“So I believe that there is no one that can deny, you will meet climate crisis, and everybody sees what’s happening, erratic weather is no longer just something that happens in the Caribbean, it happens everywhere, we had a tornado and in the Czech Republic and in Europe, which was not something that we had seen before.

“We had huge floods in Germany and Belgium and the Netherlands. So the world is now well aware of the seriousness of the matter. And I think that will make it easier for participating states to put more money on the table. And I hope that we will also hear a pledge from (US) President Biden, very soon.”

Timmermans, who arrived in Antigua and Barbuda for talks with Prime Minister Gaston Browne, the current chairman of CARICOM and the chair of the Alliance for Small Islands States (AOSIS) at the United Nations Framework Convention on Climate Change (UNFCCC), said that the region can look forward to EU assistance in achieving their climate change goals.

“Well, unequivocally, yes, without any reserve. We share a lot of history. We share many values. We share common responsibility where Europe has also huge responsibility for where many countries in the Caribbean are today and we fully understand that. And we want to be trustworthy partners in this development,” he told CMC.

“I hope you appreciate that although the countries in this region might be small, they can punch above their weight, because they have the moral authority of countries directly affected already, by the climate crisis. That gives them a very strong voice, a very convincing voice. And that puts them in the position that they can claim solidarity in tackling this issue, which is an issue, either we face it together as humanity or we just lose.

“So I believe this is a unique opportunity for Small Island Developing States, a unique opportunity for many countries in this region, to have their voices being heard on a global stage, and also to be part of a debate that will determine the fate of humanity,” he added.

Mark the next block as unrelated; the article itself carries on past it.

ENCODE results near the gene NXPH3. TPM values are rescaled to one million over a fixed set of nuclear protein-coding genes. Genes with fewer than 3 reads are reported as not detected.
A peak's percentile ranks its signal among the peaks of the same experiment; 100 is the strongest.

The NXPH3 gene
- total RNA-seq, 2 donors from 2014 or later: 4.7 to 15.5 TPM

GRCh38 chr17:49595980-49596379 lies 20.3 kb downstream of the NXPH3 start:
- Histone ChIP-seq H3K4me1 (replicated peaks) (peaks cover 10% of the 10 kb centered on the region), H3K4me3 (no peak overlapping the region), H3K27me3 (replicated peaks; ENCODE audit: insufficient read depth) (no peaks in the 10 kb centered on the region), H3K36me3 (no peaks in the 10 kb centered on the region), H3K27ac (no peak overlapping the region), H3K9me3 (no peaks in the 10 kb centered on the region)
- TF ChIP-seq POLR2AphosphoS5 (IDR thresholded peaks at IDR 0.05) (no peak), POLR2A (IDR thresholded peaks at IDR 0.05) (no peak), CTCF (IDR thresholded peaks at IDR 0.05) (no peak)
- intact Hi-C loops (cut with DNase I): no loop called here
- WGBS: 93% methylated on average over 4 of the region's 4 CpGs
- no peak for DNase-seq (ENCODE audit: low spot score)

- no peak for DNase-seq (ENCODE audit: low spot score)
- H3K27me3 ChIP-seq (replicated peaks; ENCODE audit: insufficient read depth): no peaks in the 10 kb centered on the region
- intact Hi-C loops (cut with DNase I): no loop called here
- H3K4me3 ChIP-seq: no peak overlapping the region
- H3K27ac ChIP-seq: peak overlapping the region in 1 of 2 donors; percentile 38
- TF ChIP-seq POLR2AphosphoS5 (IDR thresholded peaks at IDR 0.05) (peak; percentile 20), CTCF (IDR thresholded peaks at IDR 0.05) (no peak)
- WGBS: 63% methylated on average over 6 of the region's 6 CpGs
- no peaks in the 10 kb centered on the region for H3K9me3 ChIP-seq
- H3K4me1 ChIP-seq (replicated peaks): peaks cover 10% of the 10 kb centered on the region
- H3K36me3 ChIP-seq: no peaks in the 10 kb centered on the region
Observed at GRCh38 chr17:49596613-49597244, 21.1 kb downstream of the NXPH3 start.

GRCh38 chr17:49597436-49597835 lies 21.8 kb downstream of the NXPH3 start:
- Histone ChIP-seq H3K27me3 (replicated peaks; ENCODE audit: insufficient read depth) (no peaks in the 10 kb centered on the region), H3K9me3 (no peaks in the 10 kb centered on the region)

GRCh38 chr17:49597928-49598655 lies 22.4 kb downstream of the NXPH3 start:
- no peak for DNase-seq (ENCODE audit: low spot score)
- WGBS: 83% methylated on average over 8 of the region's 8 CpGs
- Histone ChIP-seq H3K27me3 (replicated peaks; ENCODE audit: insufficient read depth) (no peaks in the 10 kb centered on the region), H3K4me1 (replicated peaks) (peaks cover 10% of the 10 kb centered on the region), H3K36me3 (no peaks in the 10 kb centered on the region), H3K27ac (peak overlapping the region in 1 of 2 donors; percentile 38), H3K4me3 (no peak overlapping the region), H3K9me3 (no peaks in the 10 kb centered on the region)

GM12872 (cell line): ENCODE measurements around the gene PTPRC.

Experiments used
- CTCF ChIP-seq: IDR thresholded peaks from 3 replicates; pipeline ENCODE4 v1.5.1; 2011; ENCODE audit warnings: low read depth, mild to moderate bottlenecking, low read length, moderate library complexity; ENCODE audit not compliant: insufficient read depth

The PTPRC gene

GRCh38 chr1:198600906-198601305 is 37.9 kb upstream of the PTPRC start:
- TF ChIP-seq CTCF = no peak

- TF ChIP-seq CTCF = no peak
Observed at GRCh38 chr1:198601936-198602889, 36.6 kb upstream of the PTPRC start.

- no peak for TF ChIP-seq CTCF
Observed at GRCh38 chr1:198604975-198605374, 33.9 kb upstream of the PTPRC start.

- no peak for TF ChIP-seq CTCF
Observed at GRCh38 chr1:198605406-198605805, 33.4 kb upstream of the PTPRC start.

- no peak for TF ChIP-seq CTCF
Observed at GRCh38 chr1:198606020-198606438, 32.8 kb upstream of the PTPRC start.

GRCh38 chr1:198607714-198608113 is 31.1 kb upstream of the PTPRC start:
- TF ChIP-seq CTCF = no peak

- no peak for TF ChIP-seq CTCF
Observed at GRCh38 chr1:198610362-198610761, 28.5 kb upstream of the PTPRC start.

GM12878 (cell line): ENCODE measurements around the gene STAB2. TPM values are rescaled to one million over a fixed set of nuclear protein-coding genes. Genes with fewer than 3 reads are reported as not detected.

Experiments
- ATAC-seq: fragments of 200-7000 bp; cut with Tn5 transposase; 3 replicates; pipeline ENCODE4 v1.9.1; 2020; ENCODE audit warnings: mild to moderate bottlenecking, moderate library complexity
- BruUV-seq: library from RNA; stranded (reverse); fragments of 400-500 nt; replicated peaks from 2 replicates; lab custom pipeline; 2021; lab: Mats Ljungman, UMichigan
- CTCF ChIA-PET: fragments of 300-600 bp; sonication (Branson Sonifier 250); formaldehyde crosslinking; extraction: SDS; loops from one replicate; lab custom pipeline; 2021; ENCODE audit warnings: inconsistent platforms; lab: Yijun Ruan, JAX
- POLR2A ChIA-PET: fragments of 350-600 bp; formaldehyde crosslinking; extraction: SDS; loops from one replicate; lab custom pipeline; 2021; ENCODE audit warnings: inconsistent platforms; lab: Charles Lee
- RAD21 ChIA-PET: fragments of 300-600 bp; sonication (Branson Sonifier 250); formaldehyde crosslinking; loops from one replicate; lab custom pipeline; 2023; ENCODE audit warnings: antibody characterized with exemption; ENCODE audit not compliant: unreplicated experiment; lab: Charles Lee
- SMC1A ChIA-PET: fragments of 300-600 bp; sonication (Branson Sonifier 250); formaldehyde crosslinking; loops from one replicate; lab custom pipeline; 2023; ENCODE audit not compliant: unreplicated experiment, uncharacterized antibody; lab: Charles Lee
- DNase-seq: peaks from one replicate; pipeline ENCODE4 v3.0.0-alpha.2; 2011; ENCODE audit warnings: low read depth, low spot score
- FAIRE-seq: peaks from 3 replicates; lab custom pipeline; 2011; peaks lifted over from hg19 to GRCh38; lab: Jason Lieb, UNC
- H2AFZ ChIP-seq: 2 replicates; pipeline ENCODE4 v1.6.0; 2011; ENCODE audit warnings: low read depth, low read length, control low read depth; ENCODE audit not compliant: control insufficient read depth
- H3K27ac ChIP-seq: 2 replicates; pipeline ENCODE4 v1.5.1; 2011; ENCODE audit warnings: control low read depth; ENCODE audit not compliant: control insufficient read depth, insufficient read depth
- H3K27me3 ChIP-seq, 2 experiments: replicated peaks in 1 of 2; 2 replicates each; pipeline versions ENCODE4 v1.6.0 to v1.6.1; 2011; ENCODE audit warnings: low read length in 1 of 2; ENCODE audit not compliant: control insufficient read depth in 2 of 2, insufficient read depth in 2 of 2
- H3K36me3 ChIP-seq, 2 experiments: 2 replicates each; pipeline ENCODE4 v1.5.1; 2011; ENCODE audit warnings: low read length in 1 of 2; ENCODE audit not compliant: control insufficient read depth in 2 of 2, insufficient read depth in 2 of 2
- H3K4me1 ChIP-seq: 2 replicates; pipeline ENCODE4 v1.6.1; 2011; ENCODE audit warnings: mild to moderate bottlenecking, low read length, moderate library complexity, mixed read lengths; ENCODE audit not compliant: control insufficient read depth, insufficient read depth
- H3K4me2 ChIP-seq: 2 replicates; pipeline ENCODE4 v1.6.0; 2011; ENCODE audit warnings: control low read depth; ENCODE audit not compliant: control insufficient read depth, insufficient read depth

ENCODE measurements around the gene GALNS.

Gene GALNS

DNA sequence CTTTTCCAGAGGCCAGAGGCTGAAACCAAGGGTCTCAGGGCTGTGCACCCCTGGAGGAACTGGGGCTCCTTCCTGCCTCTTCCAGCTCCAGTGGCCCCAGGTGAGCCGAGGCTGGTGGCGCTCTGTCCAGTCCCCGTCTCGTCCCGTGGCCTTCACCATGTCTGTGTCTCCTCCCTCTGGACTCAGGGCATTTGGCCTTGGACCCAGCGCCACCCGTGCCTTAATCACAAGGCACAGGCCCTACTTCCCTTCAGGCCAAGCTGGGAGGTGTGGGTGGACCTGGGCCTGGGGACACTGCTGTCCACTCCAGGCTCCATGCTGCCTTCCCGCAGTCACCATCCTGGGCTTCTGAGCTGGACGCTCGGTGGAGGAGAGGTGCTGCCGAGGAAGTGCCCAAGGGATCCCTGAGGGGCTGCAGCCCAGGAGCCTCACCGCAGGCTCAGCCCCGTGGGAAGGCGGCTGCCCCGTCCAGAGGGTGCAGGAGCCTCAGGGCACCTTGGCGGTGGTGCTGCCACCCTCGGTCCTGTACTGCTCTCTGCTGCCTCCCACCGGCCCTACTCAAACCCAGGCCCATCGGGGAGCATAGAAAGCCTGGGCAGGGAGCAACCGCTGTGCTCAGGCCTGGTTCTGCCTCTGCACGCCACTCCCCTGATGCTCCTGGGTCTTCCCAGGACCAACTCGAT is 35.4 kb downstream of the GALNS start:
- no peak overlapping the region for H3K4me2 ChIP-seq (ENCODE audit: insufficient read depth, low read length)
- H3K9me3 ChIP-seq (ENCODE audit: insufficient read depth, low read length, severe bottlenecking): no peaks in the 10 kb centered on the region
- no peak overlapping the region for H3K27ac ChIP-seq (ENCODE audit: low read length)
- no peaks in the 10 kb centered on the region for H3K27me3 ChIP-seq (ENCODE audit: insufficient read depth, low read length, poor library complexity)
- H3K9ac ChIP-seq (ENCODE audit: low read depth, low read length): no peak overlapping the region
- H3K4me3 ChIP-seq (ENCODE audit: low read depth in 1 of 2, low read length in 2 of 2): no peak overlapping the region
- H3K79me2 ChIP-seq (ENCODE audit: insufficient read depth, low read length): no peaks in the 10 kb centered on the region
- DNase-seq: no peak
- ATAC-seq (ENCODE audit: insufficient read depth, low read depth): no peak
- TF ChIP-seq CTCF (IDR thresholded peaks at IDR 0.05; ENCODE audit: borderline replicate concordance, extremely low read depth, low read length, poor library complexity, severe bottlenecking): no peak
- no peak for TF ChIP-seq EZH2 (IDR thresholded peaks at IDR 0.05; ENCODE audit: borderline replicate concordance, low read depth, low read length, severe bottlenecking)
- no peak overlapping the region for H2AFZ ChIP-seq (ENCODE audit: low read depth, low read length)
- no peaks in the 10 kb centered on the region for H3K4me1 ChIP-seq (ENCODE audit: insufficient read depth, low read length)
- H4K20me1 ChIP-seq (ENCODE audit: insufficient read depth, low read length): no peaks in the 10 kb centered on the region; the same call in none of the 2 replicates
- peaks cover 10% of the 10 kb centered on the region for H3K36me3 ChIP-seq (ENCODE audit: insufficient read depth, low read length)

The European Commission Executive Vice-President said that he held “very good and frank talks” with Prime Minister Browne, adding “you know, he has an almost Dutch attitude to conversations, very direct, putting the problems on the table, also, not shying away from criticizing the European Union or putting demands in front of the European Union.

“I like that. I like that way of being very clear and direct. I myself try and be like that as well. He was clearly not just advocating for his own country, he was clearly also presenting the position of other countries in the region.

“So in that sense, he gave me an opportunity to listen to him and listen to the wider problems in the region. I also had the opportunity to talk to the Prime Minister of Barbados, who gave me more or less same challenges and the same worries they have and the same request to have from the European Union.”

Timmermans told CMC he would, therefore, be leaving the Caribbean “with a much better understanding of where they stand and what they expect from us.

“And hopefully I will be able to give them a platform not just in Glasgow but also beyond to make sure that we fully understand how we are interlinked and how the European Union and this region can work together to give hope to our populations to show that we are able to overcome this climate crisis,” he added.